AUGUSTA, Maine — A measure to ban the shackling of incarcerated pregnant women won the approval of the Legislature’s Criminal Justice Committee on Friday.
The bill, LD 1013, would allow for the shackling of pregnant women in Maine’s jails and prisons only in extraordinary circumstances, and would require documentation whenever restraints are used.
The bill’s sponsor, Sen. Anne Haskell, D-Portland, said that shackling increases a woman’s chances of falling, down which can be dangerous for the mother and her fetus.
“Nowhere in the state of Maine should we be shackling pregnant woman, whether they are incarcerated or not,” she said.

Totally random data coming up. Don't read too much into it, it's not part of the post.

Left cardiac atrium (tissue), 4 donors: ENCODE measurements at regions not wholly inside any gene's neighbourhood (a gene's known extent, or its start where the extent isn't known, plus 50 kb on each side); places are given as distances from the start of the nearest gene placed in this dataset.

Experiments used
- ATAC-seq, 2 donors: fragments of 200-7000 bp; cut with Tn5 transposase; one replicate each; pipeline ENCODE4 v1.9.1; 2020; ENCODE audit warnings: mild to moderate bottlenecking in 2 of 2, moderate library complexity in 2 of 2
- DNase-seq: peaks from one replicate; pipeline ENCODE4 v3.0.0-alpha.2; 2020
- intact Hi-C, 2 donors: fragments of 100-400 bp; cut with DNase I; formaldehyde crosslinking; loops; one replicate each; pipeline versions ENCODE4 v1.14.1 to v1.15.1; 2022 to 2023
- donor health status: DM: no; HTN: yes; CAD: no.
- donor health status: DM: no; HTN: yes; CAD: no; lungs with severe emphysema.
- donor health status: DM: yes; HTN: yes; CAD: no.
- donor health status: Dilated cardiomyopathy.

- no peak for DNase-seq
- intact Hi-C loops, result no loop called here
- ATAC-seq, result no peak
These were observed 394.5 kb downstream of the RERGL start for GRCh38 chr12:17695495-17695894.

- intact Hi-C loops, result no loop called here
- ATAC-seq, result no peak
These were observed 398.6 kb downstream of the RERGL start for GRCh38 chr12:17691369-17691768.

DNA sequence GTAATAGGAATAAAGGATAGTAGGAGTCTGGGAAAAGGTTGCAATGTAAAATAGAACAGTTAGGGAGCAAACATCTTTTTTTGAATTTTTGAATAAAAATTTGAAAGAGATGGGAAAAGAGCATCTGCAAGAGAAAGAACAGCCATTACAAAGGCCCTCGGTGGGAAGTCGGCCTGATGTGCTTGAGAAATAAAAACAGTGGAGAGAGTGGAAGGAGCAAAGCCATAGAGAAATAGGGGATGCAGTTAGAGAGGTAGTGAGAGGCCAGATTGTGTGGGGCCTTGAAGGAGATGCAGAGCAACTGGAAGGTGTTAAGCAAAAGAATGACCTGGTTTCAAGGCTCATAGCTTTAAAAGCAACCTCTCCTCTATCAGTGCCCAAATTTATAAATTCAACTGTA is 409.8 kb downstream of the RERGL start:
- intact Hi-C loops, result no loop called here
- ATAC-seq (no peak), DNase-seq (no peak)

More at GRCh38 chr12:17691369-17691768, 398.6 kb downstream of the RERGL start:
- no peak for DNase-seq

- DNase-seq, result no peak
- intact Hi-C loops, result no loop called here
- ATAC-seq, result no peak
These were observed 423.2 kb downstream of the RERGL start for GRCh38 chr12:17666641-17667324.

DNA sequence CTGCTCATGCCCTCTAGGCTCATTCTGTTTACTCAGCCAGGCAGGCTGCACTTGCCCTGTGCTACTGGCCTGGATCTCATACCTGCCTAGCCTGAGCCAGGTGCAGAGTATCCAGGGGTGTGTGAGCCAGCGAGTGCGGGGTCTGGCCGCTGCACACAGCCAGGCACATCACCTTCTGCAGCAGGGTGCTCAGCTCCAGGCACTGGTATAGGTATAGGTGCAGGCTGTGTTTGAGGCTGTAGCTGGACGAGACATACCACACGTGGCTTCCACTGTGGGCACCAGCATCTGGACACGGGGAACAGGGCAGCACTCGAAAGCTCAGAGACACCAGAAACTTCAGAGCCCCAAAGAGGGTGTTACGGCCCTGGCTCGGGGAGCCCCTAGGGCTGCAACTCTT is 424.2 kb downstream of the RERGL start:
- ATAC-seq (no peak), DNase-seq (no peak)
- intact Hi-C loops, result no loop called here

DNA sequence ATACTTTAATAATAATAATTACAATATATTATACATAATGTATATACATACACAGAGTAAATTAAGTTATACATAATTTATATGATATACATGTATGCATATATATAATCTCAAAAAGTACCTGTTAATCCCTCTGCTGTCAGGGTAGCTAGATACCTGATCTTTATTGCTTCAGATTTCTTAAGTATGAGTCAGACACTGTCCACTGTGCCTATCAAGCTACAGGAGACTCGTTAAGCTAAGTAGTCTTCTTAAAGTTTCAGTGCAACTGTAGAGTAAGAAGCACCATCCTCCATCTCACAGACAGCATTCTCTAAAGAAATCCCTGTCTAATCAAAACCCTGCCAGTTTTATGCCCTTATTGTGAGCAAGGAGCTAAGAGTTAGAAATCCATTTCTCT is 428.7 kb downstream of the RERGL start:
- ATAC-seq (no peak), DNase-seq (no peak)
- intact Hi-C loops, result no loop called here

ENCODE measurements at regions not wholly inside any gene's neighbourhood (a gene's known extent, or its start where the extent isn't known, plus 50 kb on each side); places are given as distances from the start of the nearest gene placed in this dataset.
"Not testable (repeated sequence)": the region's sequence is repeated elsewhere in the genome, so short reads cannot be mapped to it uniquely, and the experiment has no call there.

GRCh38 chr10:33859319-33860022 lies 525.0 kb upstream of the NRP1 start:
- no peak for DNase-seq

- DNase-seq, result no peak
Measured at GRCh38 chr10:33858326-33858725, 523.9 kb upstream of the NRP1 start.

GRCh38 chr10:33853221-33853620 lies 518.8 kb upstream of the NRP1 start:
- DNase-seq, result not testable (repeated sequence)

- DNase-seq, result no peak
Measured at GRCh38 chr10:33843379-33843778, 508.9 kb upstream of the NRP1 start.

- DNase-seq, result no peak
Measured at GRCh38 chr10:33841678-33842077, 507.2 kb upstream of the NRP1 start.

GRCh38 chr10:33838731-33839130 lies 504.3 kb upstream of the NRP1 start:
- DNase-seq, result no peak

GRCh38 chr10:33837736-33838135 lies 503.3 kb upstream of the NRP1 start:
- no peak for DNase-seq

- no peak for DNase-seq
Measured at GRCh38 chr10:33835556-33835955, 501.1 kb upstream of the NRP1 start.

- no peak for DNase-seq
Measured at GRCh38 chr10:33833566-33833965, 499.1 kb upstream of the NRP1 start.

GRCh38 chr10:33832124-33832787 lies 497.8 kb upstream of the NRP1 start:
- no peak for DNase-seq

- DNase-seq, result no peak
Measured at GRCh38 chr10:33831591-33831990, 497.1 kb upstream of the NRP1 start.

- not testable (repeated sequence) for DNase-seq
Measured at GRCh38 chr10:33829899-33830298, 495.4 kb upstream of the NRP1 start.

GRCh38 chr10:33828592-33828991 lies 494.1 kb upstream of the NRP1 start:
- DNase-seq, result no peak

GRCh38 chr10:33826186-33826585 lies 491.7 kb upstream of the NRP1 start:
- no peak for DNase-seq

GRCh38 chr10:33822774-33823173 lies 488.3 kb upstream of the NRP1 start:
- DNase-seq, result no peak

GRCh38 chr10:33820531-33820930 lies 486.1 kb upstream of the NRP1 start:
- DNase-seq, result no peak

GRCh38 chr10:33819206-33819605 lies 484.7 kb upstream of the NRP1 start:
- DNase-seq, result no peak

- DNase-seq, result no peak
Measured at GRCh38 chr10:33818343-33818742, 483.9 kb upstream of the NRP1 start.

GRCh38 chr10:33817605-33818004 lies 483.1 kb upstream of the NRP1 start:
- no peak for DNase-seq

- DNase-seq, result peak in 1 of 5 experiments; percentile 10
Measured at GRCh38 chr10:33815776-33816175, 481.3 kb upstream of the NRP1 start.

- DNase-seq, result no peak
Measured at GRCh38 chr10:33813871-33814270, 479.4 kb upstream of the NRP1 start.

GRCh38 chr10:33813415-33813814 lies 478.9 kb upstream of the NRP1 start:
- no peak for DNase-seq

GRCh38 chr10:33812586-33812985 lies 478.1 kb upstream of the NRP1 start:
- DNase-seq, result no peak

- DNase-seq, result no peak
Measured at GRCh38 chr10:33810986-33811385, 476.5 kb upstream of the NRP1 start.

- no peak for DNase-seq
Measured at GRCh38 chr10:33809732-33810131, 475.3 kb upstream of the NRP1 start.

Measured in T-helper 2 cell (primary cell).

According to the American Civil Liberties Union, Maine is the only state in New England with no laws banning or limiting the practice of shackling pregnant women. Medical professionals, civil rights groups and advocates for women testified in favor of the legislation.
The Department of Corrections, however, opposed it, saying the state already had rules prohibiting the shackling of women in labor, delivery or postpartum recovery. The department also argued that its officials should be allowed to make individual decisions about shackling depending on how dangerous they perceive the particular inmate to be.
In a 7-to-4 vote, the committee gave the bill an “ought to pass” recommendation, sending it along to the full Senate for further votes.
Follow Mario Moretto on Twitter at @riocarmine.